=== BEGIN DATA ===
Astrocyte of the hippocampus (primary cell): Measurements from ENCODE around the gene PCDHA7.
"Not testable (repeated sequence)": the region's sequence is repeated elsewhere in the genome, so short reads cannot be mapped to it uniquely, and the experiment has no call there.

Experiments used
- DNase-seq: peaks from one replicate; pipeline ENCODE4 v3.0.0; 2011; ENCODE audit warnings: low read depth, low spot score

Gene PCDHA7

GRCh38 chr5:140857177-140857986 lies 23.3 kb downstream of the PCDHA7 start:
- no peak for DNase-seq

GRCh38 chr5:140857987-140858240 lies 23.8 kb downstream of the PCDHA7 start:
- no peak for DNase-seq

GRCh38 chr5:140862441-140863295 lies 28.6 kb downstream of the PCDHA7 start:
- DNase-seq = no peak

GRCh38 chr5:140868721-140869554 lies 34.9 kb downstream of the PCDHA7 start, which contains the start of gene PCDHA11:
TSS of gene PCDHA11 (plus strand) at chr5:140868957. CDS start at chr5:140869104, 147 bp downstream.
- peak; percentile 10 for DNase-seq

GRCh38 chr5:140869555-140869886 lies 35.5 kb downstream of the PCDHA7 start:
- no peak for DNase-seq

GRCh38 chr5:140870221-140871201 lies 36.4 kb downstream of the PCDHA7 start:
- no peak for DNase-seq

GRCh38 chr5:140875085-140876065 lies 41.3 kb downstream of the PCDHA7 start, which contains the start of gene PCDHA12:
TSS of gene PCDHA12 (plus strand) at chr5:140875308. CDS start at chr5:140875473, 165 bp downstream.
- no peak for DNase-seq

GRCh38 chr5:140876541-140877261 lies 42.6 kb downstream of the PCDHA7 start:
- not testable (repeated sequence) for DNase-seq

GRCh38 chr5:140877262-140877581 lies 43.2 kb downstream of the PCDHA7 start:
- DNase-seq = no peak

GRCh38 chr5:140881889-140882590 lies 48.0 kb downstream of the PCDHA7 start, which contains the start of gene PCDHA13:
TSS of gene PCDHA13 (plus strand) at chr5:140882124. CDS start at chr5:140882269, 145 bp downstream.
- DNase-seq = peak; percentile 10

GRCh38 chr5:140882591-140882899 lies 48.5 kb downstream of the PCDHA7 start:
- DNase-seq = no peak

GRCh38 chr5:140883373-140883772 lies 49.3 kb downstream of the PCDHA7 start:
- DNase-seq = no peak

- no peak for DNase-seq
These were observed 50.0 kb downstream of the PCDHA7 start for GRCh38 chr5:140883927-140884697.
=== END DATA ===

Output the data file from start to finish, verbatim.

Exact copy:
Astrocyte of the hippocampus (primary cell): Measurements from ENCODE around the gene PCDHA7.
"Not testable (repeated sequence)": the region's sequence is repeated elsewhere in the genome, so short reads cannot be mapped to it uniquely, and the experiment has no call there.

Experiments used
- DNase-seq: peaks from one replicate; pipeline ENCODE4 v3.0.0; 2011; ENCODE audit warnings: low read depth, low spot score

Gene PCDHA7

GRCh38 chr5:140857177-140857986 lies 23.3 kb downstream of the PCDHA7 start:
- no peak for DNase-seq

GRCh38 chr5:140857987-140858240 lies 23.8 kb downstream of the PCDHA7 start:
- no peak for DNase-seq

GRCh38 chr5:140862441-140863295 lies 28.6 kb downstream of the PCDHA7 start:
- DNase-seq = no peak

GRCh38 chr5:140868721-140869554 lies 34.9 kb downstream of the PCDHA7 start, which contains the start of gene PCDHA11:
TSS of gene PCDHA11 (plus strand) at chr5:140868957. CDS start at chr5:140869104, 147 bp downstream.
- peak; percentile 10 for DNase-seq

GRCh38 chr5:140869555-140869886 lies 35.5 kb downstream of the PCDHA7 start:
- no peak for DNase-seq

GRCh38 chr5:140870221-140871201 lies 36.4 kb downstream of the PCDHA7 start:
- no peak for DNase-seq

GRCh38 chr5:140875085-140876065 lies 41.3 kb downstream of the PCDHA7 start, which contains the start of gene PCDHA12:
TSS of gene PCDHA12 (plus strand) at chr5:140875308. CDS start at chr5:140875473, 165 bp downstream.
- no peak for DNase-seq

GRCh38 chr5:140876541-140877261 lies 42.6 kb downstream of the PCDHA7 start:
- not testable (repeated sequence) for DNase-seq

GRCh38 chr5:140877262-140877581 lies 43.2 kb downstream of the PCDHA7 start:
- DNase-seq = no peak

GRCh38 chr5:140881889-140882590 lies 48.0 kb downstream of the PCDHA7 start, which contains the start of gene PCDHA13:
TSS of gene PCDHA13 (plus strand) at chr5:140882124. CDS start at chr5:140882269, 145 bp downstream.
- DNase-seq = peak; percentile 10

GRCh38 chr5:140882591-140882899 lies 48.5 kb downstream of the PCDHA7 start:
- DNase-seq = no peak

GRCh38 chr5:140883373-140883772 lies 49.3 kb downstream of the PCDHA7 start:
- DNase-seq = no peak

- no peak for DNase-seq
These were observed 50.0 kb downstream of the PCDHA7 start for GRCh38 chr5:140883927-140884697.